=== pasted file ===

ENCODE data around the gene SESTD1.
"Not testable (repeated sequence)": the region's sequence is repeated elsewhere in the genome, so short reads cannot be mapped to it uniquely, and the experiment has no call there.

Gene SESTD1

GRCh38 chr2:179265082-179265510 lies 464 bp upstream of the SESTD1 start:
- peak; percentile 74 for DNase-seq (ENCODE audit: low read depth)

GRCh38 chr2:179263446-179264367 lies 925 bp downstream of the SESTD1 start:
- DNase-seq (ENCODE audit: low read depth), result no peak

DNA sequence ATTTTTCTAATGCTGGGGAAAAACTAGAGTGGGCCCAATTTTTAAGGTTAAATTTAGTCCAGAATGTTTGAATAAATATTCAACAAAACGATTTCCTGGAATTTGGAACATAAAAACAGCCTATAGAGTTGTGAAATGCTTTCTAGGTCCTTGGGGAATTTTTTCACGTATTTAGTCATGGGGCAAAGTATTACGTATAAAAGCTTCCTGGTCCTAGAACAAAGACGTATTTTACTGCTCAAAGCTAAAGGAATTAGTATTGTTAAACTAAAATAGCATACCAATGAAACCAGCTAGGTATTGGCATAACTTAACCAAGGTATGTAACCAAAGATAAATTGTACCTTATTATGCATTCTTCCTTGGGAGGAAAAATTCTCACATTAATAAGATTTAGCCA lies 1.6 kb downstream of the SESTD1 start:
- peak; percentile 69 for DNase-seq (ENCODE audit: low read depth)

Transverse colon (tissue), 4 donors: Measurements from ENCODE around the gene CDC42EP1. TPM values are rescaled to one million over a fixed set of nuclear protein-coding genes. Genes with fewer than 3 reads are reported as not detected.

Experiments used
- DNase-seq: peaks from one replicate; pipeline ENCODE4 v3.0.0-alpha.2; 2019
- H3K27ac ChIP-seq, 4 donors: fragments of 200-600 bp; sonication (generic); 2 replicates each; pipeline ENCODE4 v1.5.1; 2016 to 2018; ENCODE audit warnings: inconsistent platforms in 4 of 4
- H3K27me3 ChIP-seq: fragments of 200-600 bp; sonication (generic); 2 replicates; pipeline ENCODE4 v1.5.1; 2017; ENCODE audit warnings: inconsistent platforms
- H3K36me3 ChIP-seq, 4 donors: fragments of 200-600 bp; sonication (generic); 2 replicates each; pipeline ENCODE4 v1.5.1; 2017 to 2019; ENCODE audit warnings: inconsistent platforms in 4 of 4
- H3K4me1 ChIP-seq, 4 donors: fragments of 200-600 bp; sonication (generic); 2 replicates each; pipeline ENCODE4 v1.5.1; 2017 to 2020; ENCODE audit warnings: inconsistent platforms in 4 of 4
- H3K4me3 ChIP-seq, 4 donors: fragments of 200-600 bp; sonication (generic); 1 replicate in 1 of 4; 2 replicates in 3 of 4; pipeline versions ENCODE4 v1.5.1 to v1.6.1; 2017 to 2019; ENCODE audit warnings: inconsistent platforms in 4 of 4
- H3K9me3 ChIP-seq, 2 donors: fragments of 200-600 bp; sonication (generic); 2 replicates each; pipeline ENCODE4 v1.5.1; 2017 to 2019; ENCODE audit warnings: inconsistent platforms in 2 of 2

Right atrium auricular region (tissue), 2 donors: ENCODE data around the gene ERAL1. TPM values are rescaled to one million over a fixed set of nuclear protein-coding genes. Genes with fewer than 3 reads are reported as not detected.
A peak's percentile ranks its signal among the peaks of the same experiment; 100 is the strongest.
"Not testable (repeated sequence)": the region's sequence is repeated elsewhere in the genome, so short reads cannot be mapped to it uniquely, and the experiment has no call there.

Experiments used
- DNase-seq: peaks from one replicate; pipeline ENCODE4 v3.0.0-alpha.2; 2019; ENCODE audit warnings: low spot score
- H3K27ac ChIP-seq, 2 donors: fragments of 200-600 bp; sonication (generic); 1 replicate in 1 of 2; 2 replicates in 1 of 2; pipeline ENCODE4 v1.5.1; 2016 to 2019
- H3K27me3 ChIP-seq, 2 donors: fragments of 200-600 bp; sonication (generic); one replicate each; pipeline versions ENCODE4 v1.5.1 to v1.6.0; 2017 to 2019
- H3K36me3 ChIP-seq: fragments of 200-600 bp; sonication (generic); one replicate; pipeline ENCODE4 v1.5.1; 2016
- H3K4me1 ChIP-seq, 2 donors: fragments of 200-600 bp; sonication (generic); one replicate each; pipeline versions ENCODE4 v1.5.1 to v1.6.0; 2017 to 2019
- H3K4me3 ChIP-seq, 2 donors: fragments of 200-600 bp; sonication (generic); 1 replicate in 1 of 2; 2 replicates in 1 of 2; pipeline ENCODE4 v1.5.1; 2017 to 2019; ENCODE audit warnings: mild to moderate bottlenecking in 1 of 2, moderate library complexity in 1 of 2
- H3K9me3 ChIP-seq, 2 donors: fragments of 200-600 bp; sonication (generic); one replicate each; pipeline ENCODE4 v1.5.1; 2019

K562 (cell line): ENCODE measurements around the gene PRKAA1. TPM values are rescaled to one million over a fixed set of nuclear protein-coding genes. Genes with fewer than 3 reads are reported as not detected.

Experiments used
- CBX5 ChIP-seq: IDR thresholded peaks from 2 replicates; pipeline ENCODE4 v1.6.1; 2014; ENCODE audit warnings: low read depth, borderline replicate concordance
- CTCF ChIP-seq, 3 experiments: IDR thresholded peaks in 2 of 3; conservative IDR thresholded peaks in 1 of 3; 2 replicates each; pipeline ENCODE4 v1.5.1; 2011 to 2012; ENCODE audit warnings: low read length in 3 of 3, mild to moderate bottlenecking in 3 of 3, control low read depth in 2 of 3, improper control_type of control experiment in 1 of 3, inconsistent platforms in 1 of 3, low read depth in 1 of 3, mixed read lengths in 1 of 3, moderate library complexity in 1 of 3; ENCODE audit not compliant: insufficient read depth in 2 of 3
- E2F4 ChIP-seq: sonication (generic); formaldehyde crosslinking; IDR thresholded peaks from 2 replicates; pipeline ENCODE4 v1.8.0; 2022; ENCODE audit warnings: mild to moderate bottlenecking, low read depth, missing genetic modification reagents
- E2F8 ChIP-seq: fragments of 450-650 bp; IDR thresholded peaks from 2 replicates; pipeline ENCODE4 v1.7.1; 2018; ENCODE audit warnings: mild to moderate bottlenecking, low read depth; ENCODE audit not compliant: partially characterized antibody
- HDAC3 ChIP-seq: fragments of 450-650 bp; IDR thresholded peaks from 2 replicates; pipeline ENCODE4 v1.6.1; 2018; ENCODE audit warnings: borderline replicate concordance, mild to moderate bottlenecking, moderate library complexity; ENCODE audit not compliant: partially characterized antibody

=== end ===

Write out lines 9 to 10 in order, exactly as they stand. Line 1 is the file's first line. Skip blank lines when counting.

- peak; percentile 69 for DNase-seq (ENCODE audit: low read depth)

Transverse colon (tissue), 4 donors: Measurements from ENCODE around the gene CDC42EP1. TPM values are rescaled to one million over a fixed set of nuclear protein-coding genes. Genes with fewer than 3 reads are reported as not detected.